PH437 Half Unit
This information is for the 2023/24 session.
Dr. Wesley Wrigley
This course is available on the MSc in Economics and Philosophy, MSc in Philosophy of Science and MSc in Philosophy of the Social Sciences. This course is available as an outside option to students on other programmes where regulations permit.
Students taking this course should already have taken a year-long introductory course in logic in a Philosophy Department, or a mathematical course that covers the basics of logic. If in doubt whether you satisfy this prerequisite, consult the Teacher Responsible.
The course begins with taking a look at the big picture: the main problems and milestones of modern logic. Then, after a quick review of classical propositional and first-order predicate logic, the course delves into the central meta-theorems about classical logic (such as the soundness and completeness theorems). This will lead the way to an outline of the famous limitative results that have philosophical ramifications: Godel's incompleteness theorems and Tarski's undefinability theorem. The course also covers extensions of and alternatives to classical logic, namely modal logics, logics of counterfactual conditionals and intuitionistic logic.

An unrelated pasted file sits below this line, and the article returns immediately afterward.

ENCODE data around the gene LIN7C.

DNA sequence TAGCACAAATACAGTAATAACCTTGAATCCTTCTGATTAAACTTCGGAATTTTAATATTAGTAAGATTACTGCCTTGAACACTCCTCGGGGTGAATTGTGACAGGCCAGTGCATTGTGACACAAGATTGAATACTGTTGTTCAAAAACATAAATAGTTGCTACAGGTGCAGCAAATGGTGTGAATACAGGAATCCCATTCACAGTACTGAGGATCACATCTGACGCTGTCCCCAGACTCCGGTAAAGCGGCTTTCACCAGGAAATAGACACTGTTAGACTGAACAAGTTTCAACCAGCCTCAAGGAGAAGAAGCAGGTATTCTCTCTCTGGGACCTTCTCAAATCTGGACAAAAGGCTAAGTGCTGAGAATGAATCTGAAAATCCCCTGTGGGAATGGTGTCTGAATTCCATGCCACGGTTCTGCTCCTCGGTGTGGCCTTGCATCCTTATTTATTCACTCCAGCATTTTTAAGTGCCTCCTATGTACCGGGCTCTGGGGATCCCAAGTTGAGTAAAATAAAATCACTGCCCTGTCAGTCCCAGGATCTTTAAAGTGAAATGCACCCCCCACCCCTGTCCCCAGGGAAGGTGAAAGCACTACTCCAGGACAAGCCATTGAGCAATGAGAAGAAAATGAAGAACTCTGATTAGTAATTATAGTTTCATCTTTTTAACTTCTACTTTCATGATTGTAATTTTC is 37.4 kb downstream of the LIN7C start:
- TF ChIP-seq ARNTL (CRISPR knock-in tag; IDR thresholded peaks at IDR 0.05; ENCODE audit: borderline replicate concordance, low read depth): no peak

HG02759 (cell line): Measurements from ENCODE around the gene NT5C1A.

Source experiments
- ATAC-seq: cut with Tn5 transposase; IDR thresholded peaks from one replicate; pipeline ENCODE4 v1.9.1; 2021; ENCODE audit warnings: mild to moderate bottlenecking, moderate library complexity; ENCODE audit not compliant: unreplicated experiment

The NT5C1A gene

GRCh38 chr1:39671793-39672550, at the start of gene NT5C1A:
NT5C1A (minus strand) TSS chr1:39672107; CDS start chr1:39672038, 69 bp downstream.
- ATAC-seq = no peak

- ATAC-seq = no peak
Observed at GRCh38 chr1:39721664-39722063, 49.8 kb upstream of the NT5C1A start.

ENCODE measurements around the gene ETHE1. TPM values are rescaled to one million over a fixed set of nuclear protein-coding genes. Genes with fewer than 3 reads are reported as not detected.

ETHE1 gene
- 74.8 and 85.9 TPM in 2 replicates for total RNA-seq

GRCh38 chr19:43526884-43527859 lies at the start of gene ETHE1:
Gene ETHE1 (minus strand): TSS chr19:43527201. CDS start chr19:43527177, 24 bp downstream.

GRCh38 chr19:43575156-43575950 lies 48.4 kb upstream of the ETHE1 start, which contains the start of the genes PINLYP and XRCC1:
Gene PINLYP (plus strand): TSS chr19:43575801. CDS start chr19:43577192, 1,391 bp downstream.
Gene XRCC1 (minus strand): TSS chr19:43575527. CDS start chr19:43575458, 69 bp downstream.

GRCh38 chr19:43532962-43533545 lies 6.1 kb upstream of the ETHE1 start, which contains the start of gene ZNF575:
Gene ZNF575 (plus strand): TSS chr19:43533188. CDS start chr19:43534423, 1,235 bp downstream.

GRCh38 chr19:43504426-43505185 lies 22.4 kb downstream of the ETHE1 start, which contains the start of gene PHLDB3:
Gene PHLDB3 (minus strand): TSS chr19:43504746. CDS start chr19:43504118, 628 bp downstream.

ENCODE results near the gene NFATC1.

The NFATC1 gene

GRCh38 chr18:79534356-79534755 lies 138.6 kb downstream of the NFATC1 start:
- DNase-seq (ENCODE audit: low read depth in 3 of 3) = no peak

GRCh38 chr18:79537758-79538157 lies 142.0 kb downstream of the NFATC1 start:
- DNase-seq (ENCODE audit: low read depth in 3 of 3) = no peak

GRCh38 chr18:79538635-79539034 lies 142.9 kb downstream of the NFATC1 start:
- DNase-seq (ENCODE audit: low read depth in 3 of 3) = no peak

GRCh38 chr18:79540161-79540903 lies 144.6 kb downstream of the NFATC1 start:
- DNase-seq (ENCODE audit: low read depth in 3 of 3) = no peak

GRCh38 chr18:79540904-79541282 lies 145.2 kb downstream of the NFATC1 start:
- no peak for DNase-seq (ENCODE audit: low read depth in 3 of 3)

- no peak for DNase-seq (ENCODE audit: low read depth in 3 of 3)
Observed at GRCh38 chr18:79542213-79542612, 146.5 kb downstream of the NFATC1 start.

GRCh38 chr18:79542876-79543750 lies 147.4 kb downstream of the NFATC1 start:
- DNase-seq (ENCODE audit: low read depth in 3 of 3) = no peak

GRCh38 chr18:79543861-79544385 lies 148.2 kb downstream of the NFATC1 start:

15 hours of lectures and 15 hours of seminars in the WT.
10 x 1.5 hours of lectures and 10 x 1.5 hours of seminars in the Winter Term.
Students are required to submit solutions to two problem-sets, and write one essay on a topic selected from a list or proposed by the student and approved by the instructor in the Winter Term.
- Sider, Theodore: Logic for Philosophy (Oxford University Press, 2010).
- Cameron, Peter J. 1999. Sets, Logic and Categories. Springer undergraduate mathematics series. London, Berlin, Heidelberg: Springer.
- Curry, H.B. 1963. Foundations of Mathematical Logic. New York: McGraw-Hill.
- P. Smith. Godel without (too many) tears. 2016. available online.
Specific sections of these texts that are relevant to weekly topics will be indicated in the detailed course description and in the Moodle page of the course.
Exam (100%, duration: 2 hours).
The exam questions are chosen from a list of questions that are made available at the beginning of the academic year ("seen exam").
Department: Philosophy, Logic and Scientific Method
Total students 2022/23: Unavailable
Average class size 2022/23: Unavailable
Controlled access 2022/23: No
Value: Half Unit
Course selection videos
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Personal development skills
- Problem solving
- Application of numeracy skills
- Specialist skills